Health care leaders join Shumlin to create new cost reduction program
March 13, 2014
Health care providers and insurers joined Gov. Peter Shumlin Wednesday to announce two new programs they hope will contain system-wide costs and improve treatment quality.
“We all know that as we move to the first sensible health care system in America we’ve got to find a way to deliver better quality care for less of a cost increase,” Shumlin told a group of reporters at the Green Mountain Care Board offices in Montpelier.
The so-called “shared-savings” programs announced at the press conference are offered by payers, in this case Medicaid and commercial insurers, to provider groups called Accountable Care Organizations.
Under the agreement, ACO providers will meet quality standards for the care of a patient population at an agreed upon cost. If the providers can meet the quality standards for less, they split the savings with the payer.
Those savings give providers an incentive to cut costs and improve care.
Savings realized by commercial payers will be passed on to consumers in the form of lower premiums, according to Don George, the CEO of Blue Cross Blue Shield of Vermont.
Patients are unlikely to know their care is being managed by an ACO through a shared-savings program. However, patient satisfaction is one of the quality measures that will be used to determine if providers have lived up to their end of the bargain.
Instead of losing revenue when they bill for fewer services, doctors and hospitals will have the opportunity to share in savings if they reduce the amount of services it takes to keep a population healthy, according to Anya Rader Wallack, a health care consultant to the Shumlin administration.
Vermont currently has three ACOs. The largest is One Care Vermont, which is underpinned by Fletcher Allen Health Care and Dartmouth-Hitchcock Medical Center, but also includes Vermont’s 13 other hospitals, several federally qualified health centers and rural clinics, and hundreds of private physicians and specialists.
There is also Community Health Accountable Care, which includes seven of Vermont’s federally qualified health centers, and Healthfirst, an association of independent practices that includes 130 physicians in the state. All three participate in the Medicare shared savings program, which the federal government offered nationwide several years ago.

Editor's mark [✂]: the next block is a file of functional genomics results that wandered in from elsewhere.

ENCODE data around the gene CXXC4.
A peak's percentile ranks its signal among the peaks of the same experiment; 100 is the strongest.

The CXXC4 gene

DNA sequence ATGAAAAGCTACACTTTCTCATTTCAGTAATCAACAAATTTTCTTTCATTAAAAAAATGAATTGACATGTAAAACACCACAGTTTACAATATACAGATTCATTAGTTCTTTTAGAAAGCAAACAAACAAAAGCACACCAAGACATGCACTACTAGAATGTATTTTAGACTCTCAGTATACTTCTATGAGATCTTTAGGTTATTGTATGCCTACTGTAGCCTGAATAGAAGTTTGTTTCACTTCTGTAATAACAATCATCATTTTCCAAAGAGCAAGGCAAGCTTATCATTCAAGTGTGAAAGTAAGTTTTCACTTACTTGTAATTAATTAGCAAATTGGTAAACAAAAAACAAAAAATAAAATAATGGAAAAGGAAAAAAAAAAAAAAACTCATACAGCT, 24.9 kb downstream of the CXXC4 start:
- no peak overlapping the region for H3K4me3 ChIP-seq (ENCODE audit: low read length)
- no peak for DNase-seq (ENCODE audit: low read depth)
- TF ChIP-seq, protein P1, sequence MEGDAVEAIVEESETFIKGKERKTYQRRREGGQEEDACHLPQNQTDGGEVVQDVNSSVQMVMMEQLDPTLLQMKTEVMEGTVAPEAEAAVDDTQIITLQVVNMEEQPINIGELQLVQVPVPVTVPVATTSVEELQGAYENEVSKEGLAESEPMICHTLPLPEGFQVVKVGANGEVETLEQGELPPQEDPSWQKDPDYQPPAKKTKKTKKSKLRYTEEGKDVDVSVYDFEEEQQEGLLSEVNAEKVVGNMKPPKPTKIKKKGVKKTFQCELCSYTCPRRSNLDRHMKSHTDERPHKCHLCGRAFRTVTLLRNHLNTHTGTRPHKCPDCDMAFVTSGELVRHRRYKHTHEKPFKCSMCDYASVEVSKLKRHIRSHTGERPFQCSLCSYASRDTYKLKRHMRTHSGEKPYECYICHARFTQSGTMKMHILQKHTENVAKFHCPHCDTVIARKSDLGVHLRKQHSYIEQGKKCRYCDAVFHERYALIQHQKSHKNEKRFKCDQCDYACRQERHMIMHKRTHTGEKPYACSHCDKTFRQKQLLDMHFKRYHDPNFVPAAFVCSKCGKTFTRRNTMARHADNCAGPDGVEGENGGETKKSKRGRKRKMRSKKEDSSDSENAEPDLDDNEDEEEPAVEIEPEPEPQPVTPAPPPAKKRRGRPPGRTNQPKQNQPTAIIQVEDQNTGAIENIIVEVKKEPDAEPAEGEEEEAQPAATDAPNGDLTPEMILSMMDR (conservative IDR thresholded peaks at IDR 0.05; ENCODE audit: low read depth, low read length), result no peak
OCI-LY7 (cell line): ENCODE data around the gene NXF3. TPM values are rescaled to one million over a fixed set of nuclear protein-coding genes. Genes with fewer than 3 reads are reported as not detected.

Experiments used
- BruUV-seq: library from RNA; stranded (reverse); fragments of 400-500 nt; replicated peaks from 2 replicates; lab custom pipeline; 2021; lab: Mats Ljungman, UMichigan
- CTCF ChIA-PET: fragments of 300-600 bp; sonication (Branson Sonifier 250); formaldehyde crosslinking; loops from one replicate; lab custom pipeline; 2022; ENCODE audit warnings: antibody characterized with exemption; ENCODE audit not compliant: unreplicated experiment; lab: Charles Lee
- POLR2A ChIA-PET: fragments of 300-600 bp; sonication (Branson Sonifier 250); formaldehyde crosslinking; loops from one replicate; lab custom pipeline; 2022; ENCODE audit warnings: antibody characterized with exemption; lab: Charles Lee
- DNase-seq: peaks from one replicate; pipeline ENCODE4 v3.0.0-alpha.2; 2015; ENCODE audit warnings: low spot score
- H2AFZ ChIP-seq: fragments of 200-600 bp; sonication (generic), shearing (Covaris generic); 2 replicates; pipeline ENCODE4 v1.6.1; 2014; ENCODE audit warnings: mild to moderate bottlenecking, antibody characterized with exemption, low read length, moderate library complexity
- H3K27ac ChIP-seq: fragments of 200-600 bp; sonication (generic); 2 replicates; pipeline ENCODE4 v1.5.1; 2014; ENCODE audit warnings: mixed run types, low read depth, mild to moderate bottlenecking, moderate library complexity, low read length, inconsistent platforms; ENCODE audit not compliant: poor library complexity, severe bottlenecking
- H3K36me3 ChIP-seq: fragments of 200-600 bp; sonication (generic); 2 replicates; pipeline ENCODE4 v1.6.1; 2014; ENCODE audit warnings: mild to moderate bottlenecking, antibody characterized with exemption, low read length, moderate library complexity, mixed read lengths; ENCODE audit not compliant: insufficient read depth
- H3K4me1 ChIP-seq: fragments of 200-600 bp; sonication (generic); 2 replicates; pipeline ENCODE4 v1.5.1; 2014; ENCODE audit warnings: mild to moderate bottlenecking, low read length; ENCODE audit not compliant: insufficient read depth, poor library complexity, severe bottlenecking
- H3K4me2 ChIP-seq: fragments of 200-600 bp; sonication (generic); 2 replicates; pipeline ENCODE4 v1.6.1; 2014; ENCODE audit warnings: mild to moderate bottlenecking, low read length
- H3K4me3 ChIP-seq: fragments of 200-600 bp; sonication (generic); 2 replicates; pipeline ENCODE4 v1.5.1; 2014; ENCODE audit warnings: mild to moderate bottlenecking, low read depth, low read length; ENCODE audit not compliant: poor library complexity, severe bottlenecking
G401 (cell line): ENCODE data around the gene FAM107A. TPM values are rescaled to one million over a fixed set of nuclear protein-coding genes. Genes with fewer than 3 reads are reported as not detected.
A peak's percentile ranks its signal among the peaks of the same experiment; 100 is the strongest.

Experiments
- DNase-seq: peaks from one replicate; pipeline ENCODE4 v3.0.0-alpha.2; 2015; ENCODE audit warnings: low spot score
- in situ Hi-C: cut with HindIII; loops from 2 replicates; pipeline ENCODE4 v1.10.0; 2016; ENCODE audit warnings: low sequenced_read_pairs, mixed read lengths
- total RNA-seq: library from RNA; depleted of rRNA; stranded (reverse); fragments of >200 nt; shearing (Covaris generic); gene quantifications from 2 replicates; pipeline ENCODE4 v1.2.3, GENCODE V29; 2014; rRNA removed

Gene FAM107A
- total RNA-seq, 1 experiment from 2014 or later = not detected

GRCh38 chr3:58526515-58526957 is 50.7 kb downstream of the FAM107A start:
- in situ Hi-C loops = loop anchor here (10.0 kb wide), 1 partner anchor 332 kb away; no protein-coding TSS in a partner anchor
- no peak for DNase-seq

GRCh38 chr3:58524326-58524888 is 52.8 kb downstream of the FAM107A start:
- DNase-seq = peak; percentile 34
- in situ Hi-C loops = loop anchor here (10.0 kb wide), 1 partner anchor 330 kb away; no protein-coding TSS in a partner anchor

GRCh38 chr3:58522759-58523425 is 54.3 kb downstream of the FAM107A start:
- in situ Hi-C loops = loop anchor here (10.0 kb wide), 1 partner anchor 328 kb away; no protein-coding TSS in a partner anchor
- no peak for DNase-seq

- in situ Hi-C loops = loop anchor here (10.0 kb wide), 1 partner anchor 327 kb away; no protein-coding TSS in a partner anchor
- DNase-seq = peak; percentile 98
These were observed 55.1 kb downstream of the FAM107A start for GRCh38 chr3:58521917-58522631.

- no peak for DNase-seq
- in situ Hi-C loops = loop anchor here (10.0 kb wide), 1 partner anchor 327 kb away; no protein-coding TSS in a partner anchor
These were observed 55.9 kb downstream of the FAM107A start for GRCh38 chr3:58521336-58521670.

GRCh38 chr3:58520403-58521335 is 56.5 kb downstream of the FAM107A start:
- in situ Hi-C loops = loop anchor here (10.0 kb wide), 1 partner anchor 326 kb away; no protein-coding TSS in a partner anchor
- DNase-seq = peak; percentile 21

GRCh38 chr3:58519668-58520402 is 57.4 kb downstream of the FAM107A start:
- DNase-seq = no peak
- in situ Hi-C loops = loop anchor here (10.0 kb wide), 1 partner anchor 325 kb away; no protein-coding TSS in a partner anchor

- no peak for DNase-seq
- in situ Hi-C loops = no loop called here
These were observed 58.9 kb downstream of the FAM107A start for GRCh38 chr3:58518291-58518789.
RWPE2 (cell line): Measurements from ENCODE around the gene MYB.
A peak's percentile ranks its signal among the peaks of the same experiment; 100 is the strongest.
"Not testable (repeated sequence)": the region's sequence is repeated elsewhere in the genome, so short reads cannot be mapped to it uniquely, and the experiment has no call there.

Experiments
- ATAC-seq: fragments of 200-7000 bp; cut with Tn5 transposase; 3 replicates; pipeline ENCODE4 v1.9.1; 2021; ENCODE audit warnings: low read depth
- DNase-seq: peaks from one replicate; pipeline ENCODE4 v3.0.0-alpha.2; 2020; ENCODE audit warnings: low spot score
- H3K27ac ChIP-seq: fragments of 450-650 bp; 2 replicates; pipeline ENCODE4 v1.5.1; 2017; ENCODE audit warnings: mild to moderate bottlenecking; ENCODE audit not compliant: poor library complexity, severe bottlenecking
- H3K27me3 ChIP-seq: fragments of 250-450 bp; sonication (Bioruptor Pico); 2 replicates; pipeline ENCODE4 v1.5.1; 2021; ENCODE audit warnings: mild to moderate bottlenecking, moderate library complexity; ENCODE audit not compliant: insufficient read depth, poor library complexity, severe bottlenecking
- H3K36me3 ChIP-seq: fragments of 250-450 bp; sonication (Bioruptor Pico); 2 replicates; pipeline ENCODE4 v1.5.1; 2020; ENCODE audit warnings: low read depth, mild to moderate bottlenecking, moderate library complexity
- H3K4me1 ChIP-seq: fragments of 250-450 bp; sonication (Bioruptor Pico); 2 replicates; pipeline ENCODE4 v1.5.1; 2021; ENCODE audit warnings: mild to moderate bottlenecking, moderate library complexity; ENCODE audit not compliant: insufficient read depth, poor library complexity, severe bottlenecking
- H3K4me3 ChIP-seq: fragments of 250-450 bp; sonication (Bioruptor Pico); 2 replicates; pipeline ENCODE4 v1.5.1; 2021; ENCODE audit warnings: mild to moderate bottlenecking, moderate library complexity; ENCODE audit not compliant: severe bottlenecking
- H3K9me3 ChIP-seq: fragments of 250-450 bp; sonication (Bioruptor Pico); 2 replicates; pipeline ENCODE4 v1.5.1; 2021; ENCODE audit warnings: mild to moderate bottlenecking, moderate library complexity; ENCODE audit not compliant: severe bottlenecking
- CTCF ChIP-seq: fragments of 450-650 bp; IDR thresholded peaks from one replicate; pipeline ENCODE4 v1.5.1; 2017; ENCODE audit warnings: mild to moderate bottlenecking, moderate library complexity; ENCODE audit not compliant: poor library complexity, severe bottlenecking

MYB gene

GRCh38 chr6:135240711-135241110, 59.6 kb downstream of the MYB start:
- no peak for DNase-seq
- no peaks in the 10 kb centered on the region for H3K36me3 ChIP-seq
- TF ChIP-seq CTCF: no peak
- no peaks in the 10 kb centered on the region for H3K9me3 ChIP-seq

Participation during the first three years of that program poses no risk to providers, meaning they can only share in savings and won’t be penalized for overages to the agreed upon budget. Medicare and providers share the risk starting in the fourth year.
The commercial and Medicaid offerings in Vermont will operate the same way, Wallack said.
Dr. Paul Reiss, who has a family medicine practice in Williston and leads Healthfirst, said the Medicare program has already illustrated that shared-savings can improve care and reduce costs.
To meet quality measures, providers track patients across the care continuum and seek to better coordinate their efforts. That has exposed gaps in care. Closer scrutiny of how patients are treated has helped improve outcomes, he said.
“We know that oftentimes people are not getting proven preventive care that will help them be healthier,” Reiss said.
By the same token, shared-savings encourages providers to think critically about potentially wasteful services that could reduce their savings, such as X-ray imaging for lower-back pain, he said.
Fees for services like these make sense when they go to the providers’ bottom lines. In the new system, spending too much to keep a population healthy could mean leaving money on the table.
Reiss says the shared-savings programs will benefits his organization.
Private doctors are paid less than hospital systems for the same services, he said. If the shared-savings program reveals they provide those services with better quality, it could change the current environment that is making it difficult for private practices to survive, he said.